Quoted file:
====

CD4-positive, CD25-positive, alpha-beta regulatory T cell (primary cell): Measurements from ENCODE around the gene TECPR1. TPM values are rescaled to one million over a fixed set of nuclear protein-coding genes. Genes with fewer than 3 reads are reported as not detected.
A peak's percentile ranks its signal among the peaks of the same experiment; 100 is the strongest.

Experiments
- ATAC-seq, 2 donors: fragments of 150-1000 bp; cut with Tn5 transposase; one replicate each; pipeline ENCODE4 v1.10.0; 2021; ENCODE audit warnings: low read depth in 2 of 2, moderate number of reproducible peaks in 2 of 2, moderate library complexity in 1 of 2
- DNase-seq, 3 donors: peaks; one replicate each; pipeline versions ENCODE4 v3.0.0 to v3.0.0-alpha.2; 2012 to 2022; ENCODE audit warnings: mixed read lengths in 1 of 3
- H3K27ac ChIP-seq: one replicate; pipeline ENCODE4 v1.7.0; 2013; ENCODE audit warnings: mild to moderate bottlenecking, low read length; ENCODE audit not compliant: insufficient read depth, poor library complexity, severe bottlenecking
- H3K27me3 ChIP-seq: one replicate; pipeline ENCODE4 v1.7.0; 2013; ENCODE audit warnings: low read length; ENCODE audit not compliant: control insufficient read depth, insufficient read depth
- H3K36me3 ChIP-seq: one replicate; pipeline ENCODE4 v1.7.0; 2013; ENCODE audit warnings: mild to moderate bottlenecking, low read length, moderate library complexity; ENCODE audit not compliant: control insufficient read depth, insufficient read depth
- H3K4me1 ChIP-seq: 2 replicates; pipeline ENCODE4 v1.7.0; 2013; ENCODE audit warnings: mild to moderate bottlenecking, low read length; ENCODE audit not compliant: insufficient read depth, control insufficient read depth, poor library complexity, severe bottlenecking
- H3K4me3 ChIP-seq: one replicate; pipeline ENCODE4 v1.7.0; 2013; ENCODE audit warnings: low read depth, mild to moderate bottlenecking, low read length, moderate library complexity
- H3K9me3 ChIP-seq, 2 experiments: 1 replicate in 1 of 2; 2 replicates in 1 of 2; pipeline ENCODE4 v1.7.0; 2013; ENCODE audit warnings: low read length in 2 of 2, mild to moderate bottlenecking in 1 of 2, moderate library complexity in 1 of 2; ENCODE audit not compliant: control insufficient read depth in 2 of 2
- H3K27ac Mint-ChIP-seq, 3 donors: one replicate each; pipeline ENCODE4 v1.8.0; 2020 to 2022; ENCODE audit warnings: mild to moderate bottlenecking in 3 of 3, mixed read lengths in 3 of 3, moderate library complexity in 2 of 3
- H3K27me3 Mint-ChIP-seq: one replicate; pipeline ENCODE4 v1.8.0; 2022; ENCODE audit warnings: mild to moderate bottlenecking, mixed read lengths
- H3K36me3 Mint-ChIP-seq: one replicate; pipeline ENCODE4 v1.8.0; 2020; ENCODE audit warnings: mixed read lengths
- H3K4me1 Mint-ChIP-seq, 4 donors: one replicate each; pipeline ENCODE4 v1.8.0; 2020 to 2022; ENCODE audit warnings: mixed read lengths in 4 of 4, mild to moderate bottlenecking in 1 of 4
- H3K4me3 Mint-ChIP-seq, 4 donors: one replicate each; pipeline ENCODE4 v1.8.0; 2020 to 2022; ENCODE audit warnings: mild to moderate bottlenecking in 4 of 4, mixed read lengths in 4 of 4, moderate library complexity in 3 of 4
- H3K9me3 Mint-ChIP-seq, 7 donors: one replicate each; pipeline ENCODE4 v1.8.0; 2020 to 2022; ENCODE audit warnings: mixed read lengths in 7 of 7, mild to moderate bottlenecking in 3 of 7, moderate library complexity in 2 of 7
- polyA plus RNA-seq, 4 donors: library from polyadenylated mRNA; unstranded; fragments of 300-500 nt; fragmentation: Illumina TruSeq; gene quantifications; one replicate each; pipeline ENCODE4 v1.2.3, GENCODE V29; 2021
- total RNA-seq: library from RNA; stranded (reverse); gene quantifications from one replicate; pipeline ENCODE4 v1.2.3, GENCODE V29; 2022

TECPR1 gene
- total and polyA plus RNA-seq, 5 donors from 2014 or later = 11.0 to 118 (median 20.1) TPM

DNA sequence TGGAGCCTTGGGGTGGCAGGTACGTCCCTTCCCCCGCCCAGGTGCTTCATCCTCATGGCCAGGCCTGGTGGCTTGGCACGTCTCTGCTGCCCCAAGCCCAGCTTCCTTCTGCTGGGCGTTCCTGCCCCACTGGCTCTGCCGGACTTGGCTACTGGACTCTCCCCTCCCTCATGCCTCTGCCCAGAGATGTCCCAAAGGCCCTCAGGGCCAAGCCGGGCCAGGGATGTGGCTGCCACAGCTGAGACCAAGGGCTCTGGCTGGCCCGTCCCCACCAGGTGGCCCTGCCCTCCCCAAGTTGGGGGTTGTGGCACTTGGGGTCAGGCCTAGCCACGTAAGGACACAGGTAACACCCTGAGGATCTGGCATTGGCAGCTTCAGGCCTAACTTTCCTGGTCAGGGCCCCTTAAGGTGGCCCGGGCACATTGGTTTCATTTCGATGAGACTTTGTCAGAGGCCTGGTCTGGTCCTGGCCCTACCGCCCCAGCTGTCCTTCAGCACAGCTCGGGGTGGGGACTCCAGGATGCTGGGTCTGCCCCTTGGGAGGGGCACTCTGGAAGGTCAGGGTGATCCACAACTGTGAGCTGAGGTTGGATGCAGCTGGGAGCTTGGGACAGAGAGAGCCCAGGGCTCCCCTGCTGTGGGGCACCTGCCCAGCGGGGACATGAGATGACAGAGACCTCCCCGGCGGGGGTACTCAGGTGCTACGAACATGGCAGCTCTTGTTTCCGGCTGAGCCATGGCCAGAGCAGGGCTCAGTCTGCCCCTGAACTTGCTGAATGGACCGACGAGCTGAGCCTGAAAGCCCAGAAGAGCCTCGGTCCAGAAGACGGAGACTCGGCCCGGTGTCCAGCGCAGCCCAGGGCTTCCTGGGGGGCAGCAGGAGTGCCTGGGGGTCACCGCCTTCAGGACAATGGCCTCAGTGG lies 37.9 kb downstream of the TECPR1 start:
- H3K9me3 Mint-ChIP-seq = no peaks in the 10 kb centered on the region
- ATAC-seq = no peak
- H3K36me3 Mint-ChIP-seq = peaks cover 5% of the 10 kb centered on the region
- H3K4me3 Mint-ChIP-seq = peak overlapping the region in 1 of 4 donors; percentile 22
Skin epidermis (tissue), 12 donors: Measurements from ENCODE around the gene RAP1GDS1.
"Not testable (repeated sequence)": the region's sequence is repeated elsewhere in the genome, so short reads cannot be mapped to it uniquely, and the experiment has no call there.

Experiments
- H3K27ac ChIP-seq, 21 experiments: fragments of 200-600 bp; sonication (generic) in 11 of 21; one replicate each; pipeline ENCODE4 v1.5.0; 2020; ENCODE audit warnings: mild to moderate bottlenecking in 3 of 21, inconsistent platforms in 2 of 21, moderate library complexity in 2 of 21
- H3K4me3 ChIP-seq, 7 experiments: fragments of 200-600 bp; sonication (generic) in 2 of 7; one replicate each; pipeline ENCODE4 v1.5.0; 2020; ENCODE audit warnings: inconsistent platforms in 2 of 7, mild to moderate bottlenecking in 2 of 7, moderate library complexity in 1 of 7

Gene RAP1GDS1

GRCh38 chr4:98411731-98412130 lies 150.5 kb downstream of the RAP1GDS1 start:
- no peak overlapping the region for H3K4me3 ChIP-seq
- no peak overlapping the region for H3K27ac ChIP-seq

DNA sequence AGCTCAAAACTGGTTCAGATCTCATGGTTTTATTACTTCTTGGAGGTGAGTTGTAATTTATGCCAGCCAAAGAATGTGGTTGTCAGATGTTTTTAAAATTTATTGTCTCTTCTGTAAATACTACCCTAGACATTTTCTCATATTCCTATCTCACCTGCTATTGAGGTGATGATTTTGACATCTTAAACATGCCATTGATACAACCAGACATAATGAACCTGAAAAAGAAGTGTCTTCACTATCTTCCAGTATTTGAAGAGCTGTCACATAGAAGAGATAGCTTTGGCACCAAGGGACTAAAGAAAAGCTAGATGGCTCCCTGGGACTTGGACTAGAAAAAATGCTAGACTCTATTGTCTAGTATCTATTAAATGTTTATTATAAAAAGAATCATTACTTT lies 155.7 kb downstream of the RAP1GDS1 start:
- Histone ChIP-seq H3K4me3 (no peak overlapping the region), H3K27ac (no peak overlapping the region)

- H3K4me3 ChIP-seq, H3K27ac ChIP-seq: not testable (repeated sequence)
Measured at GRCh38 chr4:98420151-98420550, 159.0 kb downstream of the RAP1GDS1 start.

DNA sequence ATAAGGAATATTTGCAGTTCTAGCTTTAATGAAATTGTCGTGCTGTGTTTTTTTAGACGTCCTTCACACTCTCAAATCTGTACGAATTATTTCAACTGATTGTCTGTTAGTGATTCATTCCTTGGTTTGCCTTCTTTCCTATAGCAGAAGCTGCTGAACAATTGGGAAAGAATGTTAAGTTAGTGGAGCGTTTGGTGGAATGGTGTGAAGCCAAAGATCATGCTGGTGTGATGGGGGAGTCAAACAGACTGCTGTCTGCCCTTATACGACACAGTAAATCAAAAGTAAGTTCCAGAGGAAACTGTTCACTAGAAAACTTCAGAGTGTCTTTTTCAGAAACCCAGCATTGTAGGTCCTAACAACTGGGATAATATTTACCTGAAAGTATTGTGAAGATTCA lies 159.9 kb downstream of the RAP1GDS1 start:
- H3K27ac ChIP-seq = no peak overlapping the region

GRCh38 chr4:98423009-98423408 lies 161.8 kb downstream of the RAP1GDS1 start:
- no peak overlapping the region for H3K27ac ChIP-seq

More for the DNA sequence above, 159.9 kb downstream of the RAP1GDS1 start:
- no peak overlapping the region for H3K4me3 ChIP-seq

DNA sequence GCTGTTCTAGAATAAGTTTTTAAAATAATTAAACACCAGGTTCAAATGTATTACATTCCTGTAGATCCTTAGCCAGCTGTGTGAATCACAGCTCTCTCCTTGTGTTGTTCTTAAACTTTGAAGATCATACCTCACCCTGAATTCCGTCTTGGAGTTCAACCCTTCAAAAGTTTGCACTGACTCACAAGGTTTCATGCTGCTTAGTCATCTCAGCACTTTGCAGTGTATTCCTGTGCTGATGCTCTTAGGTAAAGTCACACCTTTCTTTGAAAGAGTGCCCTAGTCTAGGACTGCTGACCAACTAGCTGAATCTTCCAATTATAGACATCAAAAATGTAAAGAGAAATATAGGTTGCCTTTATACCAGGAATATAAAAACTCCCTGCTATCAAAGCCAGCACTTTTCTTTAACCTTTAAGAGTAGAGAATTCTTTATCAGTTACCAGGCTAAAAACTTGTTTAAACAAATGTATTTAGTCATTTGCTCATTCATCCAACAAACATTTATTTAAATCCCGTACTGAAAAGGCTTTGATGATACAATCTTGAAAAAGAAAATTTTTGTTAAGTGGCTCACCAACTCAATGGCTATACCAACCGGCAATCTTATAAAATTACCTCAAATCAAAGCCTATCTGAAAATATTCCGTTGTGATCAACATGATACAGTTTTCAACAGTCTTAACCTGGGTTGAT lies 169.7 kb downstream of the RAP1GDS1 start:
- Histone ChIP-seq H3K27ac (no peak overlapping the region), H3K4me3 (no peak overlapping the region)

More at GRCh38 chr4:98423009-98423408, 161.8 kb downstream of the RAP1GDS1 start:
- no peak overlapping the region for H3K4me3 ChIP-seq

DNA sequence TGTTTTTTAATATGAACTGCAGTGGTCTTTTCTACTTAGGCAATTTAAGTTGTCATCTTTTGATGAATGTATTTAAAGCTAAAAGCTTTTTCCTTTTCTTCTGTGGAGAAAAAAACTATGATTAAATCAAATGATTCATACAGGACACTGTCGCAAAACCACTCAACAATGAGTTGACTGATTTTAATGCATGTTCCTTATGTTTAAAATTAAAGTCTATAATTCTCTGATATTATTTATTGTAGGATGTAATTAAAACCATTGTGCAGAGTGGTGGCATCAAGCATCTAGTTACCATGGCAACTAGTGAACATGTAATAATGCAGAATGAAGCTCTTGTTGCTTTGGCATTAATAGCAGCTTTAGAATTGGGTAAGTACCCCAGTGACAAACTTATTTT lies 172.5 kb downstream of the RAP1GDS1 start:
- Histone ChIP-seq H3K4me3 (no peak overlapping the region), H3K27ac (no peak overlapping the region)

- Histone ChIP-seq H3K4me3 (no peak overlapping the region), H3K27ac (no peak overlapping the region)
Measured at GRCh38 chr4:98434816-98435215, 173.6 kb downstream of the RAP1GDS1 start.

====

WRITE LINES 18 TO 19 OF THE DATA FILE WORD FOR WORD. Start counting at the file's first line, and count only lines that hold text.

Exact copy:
- polyA plus RNA-seq, 4 donors: library from polyadenylated mRNA; unstranded; fragments of 300-500 nt; fragmentation: Illumina TruSeq; gene quantifications; one replicate each; pipeline ENCODE4 v1.2.3, GENCODE V29; 2021
- total RNA-seq: library from RNA; stranded (reverse); gene quantifications from one replicate; pipeline ENCODE4 v1.2.3, GENCODE V29; 2022